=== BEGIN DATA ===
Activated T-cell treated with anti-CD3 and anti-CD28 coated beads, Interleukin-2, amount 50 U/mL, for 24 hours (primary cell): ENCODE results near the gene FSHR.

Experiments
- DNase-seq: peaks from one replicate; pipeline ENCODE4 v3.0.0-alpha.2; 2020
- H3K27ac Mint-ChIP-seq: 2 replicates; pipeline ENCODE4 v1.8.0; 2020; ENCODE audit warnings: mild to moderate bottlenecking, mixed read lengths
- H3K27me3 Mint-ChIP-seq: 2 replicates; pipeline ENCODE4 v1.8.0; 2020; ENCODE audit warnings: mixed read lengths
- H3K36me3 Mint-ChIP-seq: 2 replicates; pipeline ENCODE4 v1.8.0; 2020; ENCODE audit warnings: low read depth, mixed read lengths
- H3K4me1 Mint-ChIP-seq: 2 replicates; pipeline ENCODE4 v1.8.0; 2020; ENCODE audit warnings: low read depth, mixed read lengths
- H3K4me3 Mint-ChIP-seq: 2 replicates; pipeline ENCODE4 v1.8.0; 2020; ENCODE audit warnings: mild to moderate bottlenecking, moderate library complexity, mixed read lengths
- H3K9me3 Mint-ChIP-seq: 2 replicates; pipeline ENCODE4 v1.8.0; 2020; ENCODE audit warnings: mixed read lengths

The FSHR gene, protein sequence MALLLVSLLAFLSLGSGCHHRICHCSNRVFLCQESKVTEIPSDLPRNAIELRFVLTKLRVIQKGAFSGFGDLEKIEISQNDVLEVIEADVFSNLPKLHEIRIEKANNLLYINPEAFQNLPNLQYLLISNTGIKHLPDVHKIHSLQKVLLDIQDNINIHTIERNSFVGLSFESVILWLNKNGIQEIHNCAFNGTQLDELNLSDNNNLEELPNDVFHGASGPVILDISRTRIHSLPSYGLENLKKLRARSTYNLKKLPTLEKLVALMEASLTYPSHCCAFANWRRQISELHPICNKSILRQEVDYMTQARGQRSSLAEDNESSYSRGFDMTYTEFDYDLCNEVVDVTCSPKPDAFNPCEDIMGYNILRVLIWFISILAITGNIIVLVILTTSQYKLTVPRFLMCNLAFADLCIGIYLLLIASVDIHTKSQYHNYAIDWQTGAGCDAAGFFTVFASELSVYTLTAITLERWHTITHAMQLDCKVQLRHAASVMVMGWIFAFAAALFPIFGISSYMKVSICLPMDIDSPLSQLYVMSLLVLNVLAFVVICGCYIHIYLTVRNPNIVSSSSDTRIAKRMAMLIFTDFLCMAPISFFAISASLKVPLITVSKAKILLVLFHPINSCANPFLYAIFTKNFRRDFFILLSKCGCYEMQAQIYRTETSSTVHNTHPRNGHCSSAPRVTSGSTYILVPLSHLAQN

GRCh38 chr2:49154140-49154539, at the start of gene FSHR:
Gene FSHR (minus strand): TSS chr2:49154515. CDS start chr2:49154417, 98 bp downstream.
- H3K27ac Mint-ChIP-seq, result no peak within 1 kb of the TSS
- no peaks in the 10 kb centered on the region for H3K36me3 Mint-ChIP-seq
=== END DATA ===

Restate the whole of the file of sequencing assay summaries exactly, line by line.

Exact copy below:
Activated T-cell treated with anti-CD3 and anti-CD28 coated beads, Interleukin-2, amount 50 U/mL, for 24 hours (primary cell): ENCODE results near the gene FSHR.

Experiments
- DNase-seq: peaks from one replicate; pipeline ENCODE4 v3.0.0-alpha.2; 2020
- H3K27ac Mint-ChIP-seq: 2 replicates; pipeline ENCODE4 v1.8.0; 2020; ENCODE audit warnings: mild to moderate bottlenecking, mixed read lengths
- H3K27me3 Mint-ChIP-seq: 2 replicates; pipeline ENCODE4 v1.8.0; 2020; ENCODE audit warnings: mixed read lengths
- H3K36me3 Mint-ChIP-seq: 2 replicates; pipeline ENCODE4 v1.8.0; 2020; ENCODE audit warnings: low read depth, mixed read lengths
- H3K4me1 Mint-ChIP-seq: 2 replicates; pipeline ENCODE4 v1.8.0; 2020; ENCODE audit warnings: low read depth, mixed read lengths
- H3K4me3 Mint-ChIP-seq: 2 replicates; pipeline ENCODE4 v1.8.0; 2020; ENCODE audit warnings: mild to moderate bottlenecking, moderate library complexity, mixed read lengths
- H3K9me3 Mint-ChIP-seq: 2 replicates; pipeline ENCODE4 v1.8.0; 2020; ENCODE audit warnings: mixed read lengths

The FSHR gene, protein sequence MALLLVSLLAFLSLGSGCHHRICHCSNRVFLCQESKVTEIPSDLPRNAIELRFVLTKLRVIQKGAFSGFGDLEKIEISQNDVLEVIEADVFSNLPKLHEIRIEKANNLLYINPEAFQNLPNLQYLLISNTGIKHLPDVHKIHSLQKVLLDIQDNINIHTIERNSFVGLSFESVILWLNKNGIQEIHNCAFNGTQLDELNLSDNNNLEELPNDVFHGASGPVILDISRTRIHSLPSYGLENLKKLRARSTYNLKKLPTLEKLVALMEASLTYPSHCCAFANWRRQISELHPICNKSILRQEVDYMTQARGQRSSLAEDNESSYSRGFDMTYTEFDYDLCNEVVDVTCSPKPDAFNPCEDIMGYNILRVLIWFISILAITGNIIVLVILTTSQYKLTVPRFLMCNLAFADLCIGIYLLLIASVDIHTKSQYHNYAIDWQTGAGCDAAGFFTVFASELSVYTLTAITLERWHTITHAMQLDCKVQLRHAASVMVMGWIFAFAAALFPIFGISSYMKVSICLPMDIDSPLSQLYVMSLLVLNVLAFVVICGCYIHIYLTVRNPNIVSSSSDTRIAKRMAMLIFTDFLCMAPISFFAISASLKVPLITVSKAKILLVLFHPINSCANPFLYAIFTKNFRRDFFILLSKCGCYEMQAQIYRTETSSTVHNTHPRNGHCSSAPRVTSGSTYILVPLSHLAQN

GRCh38 chr2:49154140-49154539, at the start of gene FSHR:
Gene FSHR (minus strand): TSS chr2:49154515. CDS start chr2:49154417, 98 bp downstream.
- H3K27ac Mint-ChIP-seq, result no peak within 1 kb of the TSS
- no peaks in the 10 kb centered on the region for H3K36me3 Mint-ChIP-seq